The contemporary world is not a particularly philosophical place, the United States even less so. Philosophy’s reputation can be low enough to make it a convenient whipping boy, as when politicians join in a pile-on on it. So it’s a wonderful surprise when a philosophical tradition becomes a trend.
Such is the recent rise of popular Stoicism in the past decade. While it’s particularly influential in Silicon Valley, the modern Stoic movement is popular around the world, with conventions on multiple continents. Stoicism’s message that external goods are not what makes the difference to living well proved a particularly important consolation during the pandemic, when sales of the works of Seneca and Marcus Aurelius surged.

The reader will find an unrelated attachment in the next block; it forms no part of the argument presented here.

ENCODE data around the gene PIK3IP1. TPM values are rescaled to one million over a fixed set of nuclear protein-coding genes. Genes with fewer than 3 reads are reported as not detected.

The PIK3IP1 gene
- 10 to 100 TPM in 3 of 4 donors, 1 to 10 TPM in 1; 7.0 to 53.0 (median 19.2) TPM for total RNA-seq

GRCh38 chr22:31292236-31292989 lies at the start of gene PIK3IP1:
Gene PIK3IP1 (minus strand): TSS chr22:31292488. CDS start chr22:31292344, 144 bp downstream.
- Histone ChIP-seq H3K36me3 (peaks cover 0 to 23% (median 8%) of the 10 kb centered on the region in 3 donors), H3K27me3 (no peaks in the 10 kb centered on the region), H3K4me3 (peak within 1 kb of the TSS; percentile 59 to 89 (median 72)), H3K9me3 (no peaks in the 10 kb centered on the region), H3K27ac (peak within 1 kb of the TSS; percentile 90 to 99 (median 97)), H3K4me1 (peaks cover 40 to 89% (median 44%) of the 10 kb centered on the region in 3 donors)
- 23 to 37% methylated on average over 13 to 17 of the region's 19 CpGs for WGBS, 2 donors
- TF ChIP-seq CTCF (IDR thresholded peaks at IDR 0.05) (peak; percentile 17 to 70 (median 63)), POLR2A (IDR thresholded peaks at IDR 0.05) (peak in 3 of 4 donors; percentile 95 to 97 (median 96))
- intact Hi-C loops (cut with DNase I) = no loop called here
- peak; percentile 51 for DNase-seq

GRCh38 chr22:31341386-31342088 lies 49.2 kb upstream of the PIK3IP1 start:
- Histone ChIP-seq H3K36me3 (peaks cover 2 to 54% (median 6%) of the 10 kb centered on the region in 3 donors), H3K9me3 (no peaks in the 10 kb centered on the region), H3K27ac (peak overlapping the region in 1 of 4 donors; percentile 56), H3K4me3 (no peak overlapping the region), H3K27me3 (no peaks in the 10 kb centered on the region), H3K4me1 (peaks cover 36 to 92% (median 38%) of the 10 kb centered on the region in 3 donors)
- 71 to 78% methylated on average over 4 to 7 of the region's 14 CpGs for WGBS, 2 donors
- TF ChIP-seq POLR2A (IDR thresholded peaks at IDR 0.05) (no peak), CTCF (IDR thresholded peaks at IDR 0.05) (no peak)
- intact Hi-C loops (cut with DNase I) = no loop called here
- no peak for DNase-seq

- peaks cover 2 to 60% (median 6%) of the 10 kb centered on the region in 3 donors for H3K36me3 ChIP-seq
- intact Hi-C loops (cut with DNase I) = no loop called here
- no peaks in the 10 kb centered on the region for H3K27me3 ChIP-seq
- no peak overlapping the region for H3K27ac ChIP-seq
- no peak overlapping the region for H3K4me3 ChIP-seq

Now a common observation about the newly popular Stoicism is that it appeals primarily to men. I’ve often heard its practitioners dismissed as “tech bros”. An interview by Skye Cleary observed that Stoicon attenders were primarily men, and took this as an occasion for criticism: little surprise, perhaps, in an era that rarely uses the noun “masculinity” without attaching the adjective “toxic”.Continue reading